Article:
I admit, though, that even surrounded by these riches, I am still capable of boredom. Here’s my list of ennui-evoking circumstances–what’s on yours? (And you can’t say “lengthy meditations on what makes the writer yawn.”)

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Promoted from the Ricochet Member Feed by Editors Created with Sketch. Playing Evil on Halloween

 

Halloween is not immutable. Common American traditions today bear only the slightest resemblance to druidic rituals and superstitious people casting frightened glances over dimly lit turnips. Trick-or-treating today isn’t even the same today as it was just 30 or 40 years ago. Heck, some families meet in parking lots to distribute candy from car trunks, because walking a neighborhood at sundown is apparently too dangerous for attended kids.

Few today believe in whatever these traditions once stood for. Halloween is not connected to All Hallows’ Day in most minds. It is not about dodging ghosts or nodding to ancestors.

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We live in an age of information overload (however muddled by misinformation). With each decade, the potential for individual persons to learn about distant things improves. Books, radio, telephones, automobiles, television, internet, and many other innovations combine to provide access to pictures, stories, and people around planet Earth. Among the most recent technological advances are […]

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Contributor Post Created with Sketch. Recommended by Ricochet Members Created with Sketch. The Greatest Showman, Great Communicator 2.0?

 

In “Enter Trump,” John Hinderaker points out that President Trump stayed in the wings with Mariano Rivera while “Hail to the Chief” played. Then Metallica’s “Enter Sandman” filled the room and the President walked out with “The Sandman” who put batters to sleep better than anyone else in baseball history. Put this together with his Jamestown speech and his New Mexico rally and there may be an answer to how you overcome a relentless hostile 24/7 propaganda campaign posing as “news reporting.”

If you know boxing and MMA, and President Trump really does, you know the timing he used. Let the formal government riff end. Cue the announcer and bring up the music, walk up through the crowd as your song hits its stride. Showmanship, high level showmanship:

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Even though the car quickly became the most popular form of transportation in the United States shortly after the introduction of the Ford Model T in 1908, the train would remain an important form of transportation, especially transportation over long distances up through the middle of the twentieth century. As such, trains (both passenger and […]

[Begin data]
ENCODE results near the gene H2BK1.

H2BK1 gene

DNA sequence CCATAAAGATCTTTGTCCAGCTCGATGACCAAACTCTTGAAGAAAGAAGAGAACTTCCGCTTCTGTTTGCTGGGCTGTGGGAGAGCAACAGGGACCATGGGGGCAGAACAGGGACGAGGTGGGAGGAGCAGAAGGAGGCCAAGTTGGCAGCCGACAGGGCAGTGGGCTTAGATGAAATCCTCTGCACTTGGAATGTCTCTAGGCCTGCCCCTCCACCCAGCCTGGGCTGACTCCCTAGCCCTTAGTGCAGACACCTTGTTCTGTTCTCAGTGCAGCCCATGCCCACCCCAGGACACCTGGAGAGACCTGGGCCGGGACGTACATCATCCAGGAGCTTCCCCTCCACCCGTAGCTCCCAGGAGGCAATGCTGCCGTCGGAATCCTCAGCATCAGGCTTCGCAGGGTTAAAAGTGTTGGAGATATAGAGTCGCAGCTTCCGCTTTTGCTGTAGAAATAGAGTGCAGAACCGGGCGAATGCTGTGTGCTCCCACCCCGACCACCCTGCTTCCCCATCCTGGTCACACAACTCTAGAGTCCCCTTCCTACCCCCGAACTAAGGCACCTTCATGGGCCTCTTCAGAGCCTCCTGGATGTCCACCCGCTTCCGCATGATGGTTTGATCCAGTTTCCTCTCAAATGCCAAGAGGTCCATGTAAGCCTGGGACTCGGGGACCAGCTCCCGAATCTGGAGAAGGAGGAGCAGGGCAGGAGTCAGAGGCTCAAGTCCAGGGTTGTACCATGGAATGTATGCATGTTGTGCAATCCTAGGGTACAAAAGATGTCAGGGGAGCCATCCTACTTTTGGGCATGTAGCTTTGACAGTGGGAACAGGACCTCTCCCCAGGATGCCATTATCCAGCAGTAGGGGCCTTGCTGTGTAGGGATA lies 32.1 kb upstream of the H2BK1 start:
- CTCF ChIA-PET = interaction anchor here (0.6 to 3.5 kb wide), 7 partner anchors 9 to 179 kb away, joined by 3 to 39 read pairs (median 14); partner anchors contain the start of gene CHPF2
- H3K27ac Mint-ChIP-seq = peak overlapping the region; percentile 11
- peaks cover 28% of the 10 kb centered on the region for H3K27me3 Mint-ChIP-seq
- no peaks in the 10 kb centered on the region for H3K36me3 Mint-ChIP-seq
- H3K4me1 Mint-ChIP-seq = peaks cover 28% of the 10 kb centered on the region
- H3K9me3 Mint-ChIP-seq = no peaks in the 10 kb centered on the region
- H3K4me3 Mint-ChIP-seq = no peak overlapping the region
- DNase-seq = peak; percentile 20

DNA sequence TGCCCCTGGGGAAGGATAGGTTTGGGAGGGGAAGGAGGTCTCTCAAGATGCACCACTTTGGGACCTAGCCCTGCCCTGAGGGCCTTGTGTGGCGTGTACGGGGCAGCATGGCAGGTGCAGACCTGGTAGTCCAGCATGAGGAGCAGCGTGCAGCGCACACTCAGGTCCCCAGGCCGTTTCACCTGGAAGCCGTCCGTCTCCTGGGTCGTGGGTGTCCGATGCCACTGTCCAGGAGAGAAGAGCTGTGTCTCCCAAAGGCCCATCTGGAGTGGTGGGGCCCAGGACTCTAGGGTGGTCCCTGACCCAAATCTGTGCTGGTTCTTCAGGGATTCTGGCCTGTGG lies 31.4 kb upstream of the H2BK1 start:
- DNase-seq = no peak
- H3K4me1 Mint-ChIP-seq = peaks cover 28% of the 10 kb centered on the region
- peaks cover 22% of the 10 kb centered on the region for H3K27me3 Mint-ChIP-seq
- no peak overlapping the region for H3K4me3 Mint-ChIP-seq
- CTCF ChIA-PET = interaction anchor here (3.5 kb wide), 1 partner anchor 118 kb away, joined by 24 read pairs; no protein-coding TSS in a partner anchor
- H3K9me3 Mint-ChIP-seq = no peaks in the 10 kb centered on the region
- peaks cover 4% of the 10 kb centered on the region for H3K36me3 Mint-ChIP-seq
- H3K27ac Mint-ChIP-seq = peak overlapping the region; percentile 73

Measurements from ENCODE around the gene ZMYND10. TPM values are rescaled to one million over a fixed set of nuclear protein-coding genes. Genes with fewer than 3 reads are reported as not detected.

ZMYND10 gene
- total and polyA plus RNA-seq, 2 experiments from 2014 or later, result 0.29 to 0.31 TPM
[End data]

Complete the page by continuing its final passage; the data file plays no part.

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Many people find semantics boring. But I never did. An ongoing discussion in Ricochet’s Gamers and Geeks group about the definition of roleplaying games (RPGs) reminds me of my philosophy professor’s lesson on semantics. When trying to clearly identify what a thing is, identifying what it is not can be helpful. Our teacher challenged us […]

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Recommended by Ricochet Members Created with Sketch. I’m Dumping HBO: Here’s Why

 

We have Direct TV bundled through our local phone company. To keep costs down, I call to see what deals are offered and how I can cut our expenses. Right now, we have a very low rate on movie packages for a year, including HBO. They push HBO all the time. However, I’ve noticed that HBO content has been offering more controversial and explicit material. I’ve flipped through channels of the same old tired movies to “documentaries” and other programming that is actively pushing alternative lifestyles, sex, and drugs. I just read a story that has pushed me to cancel HBO.

Here is the story from Fox News that pushed me over the edge, a show called “Euphoria“:

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Google’s presentation of its impressive new game streaming service began with images of boardgames, arenas, sports stadiums, and concert halls to show how entertainment has provided a social glue throughout history to bring people of different backgrounds and beliefs together in joy. Hence the name, Stadia. “Create + Scale + Connect” are the three goals […]

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Recommended by Ricochet Members Created with Sketch. Great Character Actors: Ward Bond